Are Gene-Edited Designer Babies on the Horizon?

Joann Mead Designer BabyHacking the DNA of babies? Only in the world of science fiction or on the big screen have we seen such horrifying scenarios. But what about a future world of designer babies created from hacked or gene-edited embryos? Might they someday become the norm?

Recent news of the world’s first designer babies was met with shock and global outrage when gene-edited twin baby girls, Lulu and Nana, were born in Shenzhen, China. Lulu had a piece of DNA snipped out of her embryo that should make her totally immune to HIV. The other twin, Nana, was partially gene-edited and should have some resistance to HIV, but is not totally immune. Although gene-editing research on human embryos is ongoing, implanting the embryos and letting mothers give birth to genetically engineered designer babies is condemned by mainstream scientists.

Dr He Jiankui, not a medical doctor but a bioengineer, studied in the United States at Rice and Stanford Universities before being lured back home to Shenzhen. Many in the world of gene-editing think Dr He overstepped the boundary. His rogue experiment on embryos has been criticized as an attack on human DNA and the future of humanity. For the edited twins, no one can fully anticipate any health problems, serious errors or unknown side effects these edited girls will be inflicted with as they grow up. If they have children later in life, they will pass their newly designed DNA down to future generations.

Tinkering with DNA in microbial beasts to monkeys is nothing new, although ethically questionable. Gene-editing trials using the same tool, CRISPR-Cas9, are also underway for patients with existing genetic disorders. But allowing gene-edited embryos to develop beyond a few cells has been considered off-limits. Dr He’s work has been criticized by many as medically unnecessary, misguided and just plain stupid.

Dr He removed a gene, CCR5, from those twin baby girls that is needed for immunity against West Nile and Flu viruses. So, if later in life they are exposed to a nasty flu virus, their immunity will be compromised. They could easily die. Messing with genes that dampen or in other ways destroy our immunity is considered absolutely reprehensible.

Some equate what Dr He has done to bioterrorism. Former Director of National Intelligence James R. Clapper included gene editing in a list of weapons of mass destruction. Yep, a WMD. So do I.

I write bioterror novels. In my thriller, Underlying Crimes: Tiger Tiger, a highly contagious and lethal “Tiger Flu” is created by gene-editing. In the real world, a bioterrorist attack by rogue scientists using a lab-created super-flu is possible. According to national biosecurity experts, this is something we need to be concerned about.

Dr He is no different than any rogue bioterrorist. The babies that Dr He created are highly vulnerable to common strains of flu, even the mildest for that matter. So “He” had better stop playing god!

So, what’s the big deal about designer babies? Couldn’t we use gene-editing to create a future generation of perfected people who are free of inherited diseases and immune to all those nasty microbes out there? And while we are at it, let’s add some DNA — designed genes that could increase our life-span. Could we live forever? What could possibly be wrong with making us the healthiest human race that ever existed? Shouldn’t we also add genes that make us stronger? What about brain smarts? Could we make some edits that improve our intelligence? And how about some genes that make us more athletic? Which of these traits would pass the ethical test for improving humanity?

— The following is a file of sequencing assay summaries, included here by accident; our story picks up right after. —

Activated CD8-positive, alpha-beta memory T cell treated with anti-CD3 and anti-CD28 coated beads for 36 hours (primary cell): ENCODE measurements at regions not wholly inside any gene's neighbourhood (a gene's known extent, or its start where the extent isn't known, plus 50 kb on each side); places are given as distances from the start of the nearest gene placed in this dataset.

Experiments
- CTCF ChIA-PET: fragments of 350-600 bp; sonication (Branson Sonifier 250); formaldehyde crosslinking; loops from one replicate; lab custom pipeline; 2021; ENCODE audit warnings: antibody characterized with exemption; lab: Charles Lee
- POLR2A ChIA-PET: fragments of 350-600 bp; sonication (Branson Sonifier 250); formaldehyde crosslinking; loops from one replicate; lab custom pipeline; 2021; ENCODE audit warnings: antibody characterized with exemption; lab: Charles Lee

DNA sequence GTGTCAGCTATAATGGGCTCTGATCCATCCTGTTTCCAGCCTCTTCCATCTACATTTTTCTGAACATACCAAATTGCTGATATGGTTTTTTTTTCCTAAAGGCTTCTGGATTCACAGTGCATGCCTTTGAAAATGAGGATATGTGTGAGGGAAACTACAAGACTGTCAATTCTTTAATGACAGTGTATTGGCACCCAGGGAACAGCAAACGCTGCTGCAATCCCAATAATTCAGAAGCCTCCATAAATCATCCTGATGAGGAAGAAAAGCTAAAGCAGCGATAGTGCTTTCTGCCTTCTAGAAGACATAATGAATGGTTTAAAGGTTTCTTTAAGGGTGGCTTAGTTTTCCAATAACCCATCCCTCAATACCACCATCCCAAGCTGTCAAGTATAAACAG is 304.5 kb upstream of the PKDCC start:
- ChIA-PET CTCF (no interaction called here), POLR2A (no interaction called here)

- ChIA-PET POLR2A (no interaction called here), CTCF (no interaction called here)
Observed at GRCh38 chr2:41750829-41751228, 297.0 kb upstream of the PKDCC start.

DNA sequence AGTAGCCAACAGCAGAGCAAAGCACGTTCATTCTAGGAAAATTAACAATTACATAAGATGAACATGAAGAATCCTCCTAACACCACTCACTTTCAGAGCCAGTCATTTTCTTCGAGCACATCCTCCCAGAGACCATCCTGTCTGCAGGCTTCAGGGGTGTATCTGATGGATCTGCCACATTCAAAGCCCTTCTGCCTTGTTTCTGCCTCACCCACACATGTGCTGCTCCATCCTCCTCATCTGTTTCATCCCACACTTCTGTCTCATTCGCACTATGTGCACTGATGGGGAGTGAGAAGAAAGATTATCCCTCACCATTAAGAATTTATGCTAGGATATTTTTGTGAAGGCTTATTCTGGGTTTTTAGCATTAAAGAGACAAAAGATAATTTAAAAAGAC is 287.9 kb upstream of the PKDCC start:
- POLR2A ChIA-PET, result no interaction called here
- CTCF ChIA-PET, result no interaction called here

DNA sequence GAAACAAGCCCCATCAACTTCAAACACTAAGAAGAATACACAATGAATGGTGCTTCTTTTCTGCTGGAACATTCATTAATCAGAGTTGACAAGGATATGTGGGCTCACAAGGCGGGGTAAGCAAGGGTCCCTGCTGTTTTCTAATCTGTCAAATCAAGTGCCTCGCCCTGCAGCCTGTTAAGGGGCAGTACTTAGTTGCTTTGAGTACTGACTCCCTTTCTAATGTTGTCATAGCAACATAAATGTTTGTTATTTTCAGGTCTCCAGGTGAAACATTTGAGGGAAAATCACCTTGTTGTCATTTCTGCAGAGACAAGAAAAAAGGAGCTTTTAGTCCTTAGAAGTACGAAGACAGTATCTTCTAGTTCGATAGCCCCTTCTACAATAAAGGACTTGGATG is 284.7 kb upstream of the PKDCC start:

So, why not hack the DNA of babies? How about hair color or eye color? Could we get creative with rainbow colored people? Or would we eventually end up affecting the future of what it is to be human? Be careful what you wish for. Editing the genes of humans is not easy. The complexity of human DNA, the multitude of genes controlling even one trait, and the way genes interact with each other defy the expectations for what is possible.

And there’s the problem of getting caught up with the law of unintended consequences. Cause we don’t know what we don’t know until it happens. And if things can go wrong, they will.

To use a few clichés, the genie is out of the bottle. Like the advent of nuclear bombs, is gene-editing of human embryos something we will come to regret? Have we opened Pandora’s box? Will unanticipated evils fly out or will gene-edited humans become our nemesis? Would, someday in the future, those of us who are born “natural” be an inferior species?

According to the late great physicist and author Professor Stephen Hawking, “The wealthiest individuals in our society could fuel the creation of superhumans.” And that “this could have deadly implications for ‘unimproved’ humans.” Hawking concluded, “Presumably, they will die out, or become unimportant.”

Joann Mead is the author of bioterror novel Underlying Crimes: Tiger Tiger. Her next bioterror novel, which will be released in 2019, is about gene-edited designer babies.

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